Thanks to the efforts of 115 volunteers from around Wisconsin and beyond, there’s a new feel to the Ice Age National Scenic Trail along the Wisconsin River at Grandfather Falls. On the south end of the Grandfather Falls Segment you head north from Camp New Wood County Park, which was a Civilian Conservation Corps (CCC) camp in 1935 named Camp McCord. For the next two miles, the Trail along the Wisconsin River is filled with the history of the logging era. This segment also includes some of the last remaining wooden tube structures, called penstocks, which feed the power plant from above. At the north end lies the location of the defunct logging town of Champaign.
Volunteers spruced up the historic segment during a recent Ice Age Trail Alliance Mobile Skills Crew (MSC) event. From July 14 to 17, volunteers worked hard to build rock retaining walls, install signposts and trail markings, build three new informational kiosks, and construct several hundred of feet of puncheon. As with all segments of the Ice Age Trail, the Grandfather Falls Segment is open for walking, hiking, snowshoeing and ungroomed cross-country skiing.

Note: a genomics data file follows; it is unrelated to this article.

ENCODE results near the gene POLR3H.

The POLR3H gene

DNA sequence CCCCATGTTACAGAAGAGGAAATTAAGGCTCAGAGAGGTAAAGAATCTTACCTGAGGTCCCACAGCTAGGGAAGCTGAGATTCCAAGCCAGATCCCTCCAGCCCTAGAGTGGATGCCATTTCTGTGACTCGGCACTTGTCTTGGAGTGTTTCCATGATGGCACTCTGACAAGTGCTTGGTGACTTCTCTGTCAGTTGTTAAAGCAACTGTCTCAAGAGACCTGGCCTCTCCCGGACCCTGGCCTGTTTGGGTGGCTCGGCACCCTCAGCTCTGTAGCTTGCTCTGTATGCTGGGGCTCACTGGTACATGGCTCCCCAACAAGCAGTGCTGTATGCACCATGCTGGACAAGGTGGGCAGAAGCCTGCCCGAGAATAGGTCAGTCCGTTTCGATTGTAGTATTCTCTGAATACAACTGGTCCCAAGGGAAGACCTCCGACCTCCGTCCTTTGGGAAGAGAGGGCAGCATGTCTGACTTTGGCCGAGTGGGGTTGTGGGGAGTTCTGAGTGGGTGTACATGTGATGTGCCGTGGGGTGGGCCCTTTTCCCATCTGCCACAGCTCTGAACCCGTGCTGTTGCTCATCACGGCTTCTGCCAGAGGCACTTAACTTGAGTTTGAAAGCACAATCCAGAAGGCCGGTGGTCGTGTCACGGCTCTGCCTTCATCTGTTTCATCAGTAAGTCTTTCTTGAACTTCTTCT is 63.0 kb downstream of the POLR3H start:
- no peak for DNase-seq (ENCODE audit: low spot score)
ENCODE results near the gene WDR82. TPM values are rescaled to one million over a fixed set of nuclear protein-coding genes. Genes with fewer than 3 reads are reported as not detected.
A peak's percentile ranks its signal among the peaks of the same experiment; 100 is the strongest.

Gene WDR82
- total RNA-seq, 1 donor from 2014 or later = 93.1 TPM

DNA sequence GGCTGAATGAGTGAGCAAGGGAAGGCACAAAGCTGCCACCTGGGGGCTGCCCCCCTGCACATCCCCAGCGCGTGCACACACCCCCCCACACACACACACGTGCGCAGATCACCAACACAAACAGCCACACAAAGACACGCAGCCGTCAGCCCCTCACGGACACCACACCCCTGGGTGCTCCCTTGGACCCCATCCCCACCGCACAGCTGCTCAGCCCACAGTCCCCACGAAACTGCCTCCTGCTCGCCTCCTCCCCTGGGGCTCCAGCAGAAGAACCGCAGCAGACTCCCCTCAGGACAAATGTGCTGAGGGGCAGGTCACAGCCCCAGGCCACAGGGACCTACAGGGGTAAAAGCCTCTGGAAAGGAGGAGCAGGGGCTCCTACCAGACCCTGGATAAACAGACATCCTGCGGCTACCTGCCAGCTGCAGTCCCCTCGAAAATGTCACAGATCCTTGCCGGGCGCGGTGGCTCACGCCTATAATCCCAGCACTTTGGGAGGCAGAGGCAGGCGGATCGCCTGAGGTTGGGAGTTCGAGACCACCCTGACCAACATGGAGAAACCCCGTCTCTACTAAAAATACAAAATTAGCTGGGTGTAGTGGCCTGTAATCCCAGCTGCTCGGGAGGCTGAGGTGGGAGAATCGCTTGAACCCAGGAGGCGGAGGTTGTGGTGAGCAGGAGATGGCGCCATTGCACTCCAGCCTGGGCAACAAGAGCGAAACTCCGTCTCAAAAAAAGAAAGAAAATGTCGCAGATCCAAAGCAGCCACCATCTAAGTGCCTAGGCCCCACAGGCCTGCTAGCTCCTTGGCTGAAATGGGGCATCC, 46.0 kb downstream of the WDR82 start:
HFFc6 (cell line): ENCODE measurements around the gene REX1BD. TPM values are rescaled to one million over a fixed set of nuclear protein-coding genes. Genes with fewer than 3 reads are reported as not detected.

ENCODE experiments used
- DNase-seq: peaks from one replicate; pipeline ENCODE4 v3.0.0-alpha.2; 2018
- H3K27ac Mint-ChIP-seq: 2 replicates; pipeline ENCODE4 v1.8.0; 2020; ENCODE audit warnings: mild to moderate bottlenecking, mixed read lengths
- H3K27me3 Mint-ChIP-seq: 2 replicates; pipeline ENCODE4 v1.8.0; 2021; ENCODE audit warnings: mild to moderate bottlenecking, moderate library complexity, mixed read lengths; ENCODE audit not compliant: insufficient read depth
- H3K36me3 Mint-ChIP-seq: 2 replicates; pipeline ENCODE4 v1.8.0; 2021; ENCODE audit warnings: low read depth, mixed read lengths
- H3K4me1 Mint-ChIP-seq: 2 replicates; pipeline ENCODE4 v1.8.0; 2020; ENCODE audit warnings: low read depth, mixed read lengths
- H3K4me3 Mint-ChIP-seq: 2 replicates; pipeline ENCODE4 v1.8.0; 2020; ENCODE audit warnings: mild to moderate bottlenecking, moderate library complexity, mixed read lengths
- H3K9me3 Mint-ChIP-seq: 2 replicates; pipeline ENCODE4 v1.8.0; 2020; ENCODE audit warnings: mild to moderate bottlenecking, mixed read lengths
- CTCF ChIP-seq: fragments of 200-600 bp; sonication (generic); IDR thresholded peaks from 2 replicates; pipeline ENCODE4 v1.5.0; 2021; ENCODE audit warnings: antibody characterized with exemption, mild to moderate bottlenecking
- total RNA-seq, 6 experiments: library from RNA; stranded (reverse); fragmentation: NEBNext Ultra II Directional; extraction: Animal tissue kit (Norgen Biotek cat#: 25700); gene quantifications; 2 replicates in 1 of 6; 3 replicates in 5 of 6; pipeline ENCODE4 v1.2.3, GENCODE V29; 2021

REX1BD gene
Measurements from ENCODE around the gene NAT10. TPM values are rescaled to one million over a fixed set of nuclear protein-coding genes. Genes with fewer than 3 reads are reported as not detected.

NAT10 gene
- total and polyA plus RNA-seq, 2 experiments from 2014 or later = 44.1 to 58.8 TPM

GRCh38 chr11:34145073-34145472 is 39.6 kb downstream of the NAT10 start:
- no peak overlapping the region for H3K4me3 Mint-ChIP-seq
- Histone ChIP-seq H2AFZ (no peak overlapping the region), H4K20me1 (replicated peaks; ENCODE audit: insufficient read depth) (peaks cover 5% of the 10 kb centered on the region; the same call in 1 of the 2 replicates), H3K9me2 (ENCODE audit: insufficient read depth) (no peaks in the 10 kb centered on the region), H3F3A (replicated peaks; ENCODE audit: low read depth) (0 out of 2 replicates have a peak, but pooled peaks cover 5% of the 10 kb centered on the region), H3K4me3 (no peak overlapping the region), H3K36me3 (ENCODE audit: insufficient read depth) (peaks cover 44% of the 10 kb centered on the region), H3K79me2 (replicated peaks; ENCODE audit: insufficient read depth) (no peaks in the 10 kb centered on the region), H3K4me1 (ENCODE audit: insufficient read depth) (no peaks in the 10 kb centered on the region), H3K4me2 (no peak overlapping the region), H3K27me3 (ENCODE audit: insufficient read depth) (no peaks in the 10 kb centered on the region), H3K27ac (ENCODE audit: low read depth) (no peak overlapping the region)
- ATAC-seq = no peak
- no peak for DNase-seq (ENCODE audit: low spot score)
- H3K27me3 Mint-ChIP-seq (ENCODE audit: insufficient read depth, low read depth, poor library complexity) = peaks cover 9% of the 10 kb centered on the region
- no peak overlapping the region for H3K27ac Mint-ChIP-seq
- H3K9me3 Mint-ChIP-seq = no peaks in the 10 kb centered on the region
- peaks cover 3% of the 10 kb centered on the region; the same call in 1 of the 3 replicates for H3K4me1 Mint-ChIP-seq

Through the MSC program, all volunteers were given thorough training on trail construction techniques along with meals and a place to camp. The dedicated volunteers from the Local Northwoods Chapter of the Ice Age Trail Alliance made a significant contribution during this event. They will continue to take care of this segment along with the rest of the 51 miles of Ice Age Trail in Lincoln County and keep it in good shape for Trail users. If you would like to get involved with the Northwoods Chapter, contact Herb Schotz, the chapter’s coordinator, at 715-536-9392 or email@example.com. You can learn more about the Northwoods Chapter by going to their homepage on the Ice Age Trail Alliance’s website. To find out more about upcoming MSC events, please visit www.iceagetrail.org/msccalendar.htm.” target=”_blank”>www.iceagetrail.org/msccalendar.htm.
The Ice Age Trail, one of only eleven National Scenic Trails, is a thousand-mile footpath highlighting Wisconsin’s world-renowned Ice Age heritage and natural resources. The work done at this project will enhance the experience of local individuals, groups, and families using the trail and beckon to those outside the area to come and enjoy.
The Ice Age Trail Alliance is a non-profit volunteer- and member-based organization established in 1958 that works to create, support and protect the Ice Age Trail. Visit www.iceagetrail.org for more information.